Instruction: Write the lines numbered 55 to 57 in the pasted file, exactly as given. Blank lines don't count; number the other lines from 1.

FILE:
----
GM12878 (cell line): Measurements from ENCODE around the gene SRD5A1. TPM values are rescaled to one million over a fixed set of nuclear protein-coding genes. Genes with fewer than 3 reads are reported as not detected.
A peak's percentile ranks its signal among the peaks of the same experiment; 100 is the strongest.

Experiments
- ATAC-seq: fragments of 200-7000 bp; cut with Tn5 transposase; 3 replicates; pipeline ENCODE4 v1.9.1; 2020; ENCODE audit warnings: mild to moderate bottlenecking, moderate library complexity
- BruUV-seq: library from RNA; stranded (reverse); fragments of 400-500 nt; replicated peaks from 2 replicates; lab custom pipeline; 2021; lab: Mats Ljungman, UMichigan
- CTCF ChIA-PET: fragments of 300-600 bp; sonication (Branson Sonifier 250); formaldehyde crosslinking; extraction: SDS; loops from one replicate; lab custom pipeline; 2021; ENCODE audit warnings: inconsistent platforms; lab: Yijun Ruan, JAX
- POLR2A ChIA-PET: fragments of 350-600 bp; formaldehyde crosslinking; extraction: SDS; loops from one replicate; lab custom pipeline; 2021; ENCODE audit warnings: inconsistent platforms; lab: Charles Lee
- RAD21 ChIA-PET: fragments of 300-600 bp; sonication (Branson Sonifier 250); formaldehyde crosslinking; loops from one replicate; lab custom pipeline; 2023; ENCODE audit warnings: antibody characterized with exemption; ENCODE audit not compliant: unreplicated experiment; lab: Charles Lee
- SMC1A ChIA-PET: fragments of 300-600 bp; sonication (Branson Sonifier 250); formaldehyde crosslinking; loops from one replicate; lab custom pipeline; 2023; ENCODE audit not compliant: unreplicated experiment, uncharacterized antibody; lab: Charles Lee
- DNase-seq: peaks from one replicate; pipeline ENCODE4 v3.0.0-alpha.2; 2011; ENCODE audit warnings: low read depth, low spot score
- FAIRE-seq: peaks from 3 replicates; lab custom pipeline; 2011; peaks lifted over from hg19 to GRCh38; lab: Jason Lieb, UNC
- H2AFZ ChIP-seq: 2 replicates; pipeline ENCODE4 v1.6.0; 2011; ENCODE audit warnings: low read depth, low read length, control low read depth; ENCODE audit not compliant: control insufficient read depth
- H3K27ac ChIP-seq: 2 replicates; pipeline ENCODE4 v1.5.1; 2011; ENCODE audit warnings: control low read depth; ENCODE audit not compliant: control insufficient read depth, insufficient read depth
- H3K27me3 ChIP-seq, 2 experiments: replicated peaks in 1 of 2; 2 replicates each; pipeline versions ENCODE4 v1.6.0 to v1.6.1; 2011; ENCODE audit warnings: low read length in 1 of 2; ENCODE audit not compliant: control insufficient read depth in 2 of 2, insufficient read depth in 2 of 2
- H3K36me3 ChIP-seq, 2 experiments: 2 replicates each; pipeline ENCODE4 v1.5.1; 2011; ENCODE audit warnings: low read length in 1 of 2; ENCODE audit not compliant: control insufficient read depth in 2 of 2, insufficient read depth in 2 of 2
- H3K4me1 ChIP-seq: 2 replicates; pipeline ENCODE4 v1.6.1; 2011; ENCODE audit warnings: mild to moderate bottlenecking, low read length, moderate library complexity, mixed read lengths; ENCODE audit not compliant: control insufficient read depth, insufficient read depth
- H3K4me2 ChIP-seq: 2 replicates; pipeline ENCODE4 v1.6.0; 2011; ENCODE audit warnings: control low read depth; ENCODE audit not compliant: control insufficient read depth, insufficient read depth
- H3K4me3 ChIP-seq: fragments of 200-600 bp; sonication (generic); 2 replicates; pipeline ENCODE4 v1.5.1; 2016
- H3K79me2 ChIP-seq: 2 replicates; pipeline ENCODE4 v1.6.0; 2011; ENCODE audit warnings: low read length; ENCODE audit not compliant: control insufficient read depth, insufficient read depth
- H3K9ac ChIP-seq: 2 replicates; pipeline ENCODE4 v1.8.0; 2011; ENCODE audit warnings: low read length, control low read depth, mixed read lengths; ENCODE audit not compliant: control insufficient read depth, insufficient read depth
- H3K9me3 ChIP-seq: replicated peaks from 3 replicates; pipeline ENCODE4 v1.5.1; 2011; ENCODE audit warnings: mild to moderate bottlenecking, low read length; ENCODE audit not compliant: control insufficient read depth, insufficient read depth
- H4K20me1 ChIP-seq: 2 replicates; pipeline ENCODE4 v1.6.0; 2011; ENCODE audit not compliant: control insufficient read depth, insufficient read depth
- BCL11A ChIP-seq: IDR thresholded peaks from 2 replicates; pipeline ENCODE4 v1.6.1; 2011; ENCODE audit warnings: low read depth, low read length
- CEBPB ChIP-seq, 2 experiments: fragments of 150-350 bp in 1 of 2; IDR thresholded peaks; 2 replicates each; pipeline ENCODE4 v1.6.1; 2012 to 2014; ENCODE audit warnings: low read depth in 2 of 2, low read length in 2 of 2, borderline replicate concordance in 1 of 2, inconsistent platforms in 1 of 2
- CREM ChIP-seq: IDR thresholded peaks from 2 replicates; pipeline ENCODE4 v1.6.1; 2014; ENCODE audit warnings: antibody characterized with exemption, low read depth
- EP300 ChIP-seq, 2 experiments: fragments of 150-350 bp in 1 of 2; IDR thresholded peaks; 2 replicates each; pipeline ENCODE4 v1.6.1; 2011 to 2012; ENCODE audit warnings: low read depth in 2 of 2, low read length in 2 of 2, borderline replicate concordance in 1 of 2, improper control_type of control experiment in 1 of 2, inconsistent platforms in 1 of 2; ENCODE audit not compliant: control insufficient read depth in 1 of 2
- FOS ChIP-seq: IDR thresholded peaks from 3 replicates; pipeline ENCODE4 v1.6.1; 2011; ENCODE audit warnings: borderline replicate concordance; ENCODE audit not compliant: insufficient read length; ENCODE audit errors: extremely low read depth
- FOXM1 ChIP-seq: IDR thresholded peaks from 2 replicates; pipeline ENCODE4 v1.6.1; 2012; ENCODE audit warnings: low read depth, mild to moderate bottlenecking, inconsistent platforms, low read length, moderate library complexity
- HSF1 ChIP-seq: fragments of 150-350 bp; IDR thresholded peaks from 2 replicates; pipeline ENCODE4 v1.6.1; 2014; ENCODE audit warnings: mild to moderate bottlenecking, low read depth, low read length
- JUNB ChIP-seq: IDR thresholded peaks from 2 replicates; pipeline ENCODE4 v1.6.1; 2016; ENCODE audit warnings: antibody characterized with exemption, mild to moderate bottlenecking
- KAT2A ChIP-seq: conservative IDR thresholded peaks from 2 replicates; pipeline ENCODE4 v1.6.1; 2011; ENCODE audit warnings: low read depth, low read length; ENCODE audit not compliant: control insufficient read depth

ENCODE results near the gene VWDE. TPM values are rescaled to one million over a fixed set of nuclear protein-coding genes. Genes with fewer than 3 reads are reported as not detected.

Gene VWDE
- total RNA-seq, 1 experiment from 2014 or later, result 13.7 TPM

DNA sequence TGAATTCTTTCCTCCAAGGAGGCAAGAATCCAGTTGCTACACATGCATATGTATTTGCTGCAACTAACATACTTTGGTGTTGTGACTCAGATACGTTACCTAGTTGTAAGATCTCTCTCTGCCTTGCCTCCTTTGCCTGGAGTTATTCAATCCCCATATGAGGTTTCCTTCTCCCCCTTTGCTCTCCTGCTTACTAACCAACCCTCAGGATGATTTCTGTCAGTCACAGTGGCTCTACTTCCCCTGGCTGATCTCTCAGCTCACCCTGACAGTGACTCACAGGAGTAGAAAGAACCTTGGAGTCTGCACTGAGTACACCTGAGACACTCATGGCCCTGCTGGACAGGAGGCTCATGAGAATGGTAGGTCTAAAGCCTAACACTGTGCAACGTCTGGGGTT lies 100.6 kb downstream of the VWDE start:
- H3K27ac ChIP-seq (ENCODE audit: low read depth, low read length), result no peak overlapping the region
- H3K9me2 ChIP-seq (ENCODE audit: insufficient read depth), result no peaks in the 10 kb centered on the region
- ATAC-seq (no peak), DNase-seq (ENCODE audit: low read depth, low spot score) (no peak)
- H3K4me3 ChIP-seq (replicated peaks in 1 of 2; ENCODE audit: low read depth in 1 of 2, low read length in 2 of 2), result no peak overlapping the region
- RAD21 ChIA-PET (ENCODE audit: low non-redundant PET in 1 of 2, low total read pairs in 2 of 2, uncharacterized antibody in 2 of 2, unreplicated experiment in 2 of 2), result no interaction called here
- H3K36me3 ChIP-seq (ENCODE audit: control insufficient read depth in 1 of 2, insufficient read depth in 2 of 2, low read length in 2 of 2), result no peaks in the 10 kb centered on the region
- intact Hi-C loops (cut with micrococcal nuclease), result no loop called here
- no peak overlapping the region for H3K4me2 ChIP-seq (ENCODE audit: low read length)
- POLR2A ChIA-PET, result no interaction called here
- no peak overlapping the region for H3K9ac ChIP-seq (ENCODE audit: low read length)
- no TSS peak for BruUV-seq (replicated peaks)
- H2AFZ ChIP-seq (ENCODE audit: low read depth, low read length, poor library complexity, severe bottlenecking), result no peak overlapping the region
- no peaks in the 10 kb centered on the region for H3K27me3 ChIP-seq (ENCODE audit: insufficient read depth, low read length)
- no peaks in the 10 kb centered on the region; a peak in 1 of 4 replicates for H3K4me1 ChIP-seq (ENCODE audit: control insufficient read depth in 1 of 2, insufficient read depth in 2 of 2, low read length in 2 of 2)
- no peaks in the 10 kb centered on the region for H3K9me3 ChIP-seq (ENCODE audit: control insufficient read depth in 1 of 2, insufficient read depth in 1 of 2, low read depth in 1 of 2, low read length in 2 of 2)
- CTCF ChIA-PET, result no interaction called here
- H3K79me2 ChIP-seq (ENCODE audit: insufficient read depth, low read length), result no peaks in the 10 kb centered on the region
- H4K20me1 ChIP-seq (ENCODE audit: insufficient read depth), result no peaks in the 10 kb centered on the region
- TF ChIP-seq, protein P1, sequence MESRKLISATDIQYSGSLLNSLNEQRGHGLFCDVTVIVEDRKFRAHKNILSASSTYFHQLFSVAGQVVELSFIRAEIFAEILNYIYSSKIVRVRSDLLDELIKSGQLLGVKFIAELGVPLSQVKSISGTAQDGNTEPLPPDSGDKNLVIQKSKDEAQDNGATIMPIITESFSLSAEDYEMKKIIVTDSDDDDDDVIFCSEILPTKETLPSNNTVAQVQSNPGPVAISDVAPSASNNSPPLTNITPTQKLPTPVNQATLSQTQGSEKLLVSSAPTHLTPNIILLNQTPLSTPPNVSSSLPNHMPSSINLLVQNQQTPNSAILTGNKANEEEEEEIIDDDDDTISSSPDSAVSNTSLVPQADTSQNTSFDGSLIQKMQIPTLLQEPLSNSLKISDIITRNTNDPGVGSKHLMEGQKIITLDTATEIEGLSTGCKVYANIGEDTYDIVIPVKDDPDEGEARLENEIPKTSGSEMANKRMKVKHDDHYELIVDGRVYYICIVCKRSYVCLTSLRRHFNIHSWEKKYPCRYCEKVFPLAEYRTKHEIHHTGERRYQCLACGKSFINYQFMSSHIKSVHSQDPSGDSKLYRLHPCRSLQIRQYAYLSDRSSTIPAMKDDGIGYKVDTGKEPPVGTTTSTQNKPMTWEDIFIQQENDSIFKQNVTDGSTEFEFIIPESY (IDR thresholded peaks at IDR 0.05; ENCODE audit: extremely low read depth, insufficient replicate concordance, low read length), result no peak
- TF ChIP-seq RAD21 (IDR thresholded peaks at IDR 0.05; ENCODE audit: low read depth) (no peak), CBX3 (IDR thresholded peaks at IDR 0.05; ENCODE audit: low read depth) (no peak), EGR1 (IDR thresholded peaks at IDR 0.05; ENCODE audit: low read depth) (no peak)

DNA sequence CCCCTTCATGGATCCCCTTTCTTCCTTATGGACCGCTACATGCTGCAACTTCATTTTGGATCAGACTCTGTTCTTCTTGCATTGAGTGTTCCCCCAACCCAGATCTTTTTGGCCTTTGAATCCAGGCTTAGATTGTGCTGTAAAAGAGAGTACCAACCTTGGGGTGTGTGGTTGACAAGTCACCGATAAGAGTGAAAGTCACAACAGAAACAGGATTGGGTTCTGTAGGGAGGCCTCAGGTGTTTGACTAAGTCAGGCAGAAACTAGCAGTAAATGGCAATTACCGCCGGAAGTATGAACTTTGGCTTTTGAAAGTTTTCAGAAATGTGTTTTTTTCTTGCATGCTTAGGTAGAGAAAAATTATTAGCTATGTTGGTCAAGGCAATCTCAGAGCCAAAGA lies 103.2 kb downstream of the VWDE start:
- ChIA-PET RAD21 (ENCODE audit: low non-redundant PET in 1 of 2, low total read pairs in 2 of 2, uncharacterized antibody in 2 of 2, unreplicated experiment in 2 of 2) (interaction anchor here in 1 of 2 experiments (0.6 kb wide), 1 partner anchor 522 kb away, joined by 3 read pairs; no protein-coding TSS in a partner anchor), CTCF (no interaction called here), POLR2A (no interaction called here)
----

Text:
- TF ChIP-seq RAD21 (IDR thresholded peaks at IDR 0.05; ENCODE audit: low read depth) (no peak), CBX3 (IDR thresholded peaks at IDR 0.05; ENCODE audit: low read depth) (no peak), EGR1 (IDR thresholded peaks at IDR 0.05; ENCODE audit: low read depth) (no peak)

DNA sequence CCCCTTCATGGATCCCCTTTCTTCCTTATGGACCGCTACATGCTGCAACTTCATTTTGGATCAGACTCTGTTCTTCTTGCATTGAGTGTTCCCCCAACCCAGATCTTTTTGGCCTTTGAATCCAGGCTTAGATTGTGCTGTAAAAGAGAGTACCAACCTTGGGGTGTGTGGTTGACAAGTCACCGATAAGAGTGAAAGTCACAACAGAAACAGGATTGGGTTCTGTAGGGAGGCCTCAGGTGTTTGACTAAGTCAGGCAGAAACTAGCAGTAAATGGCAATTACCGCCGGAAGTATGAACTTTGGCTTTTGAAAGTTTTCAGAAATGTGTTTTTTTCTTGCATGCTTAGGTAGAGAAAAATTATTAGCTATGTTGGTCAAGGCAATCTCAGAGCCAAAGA lies 103.2 kb downstream of the VWDE start:
- ChIA-PET RAD21 (ENCODE audit: low non-redundant PET in 1 of 2, low total read pairs in 2 of 2, uncharacterized antibody in 2 of 2, unreplicated experiment in 2 of 2) (interaction anchor here in 1 of 2 experiments (0.6 kb wide), 1 partner anchor 522 kb away, joined by 3 read pairs; no protein-coding TSS in a partner anchor), CTCF (no interaction called here), POLR2A (no interaction called here)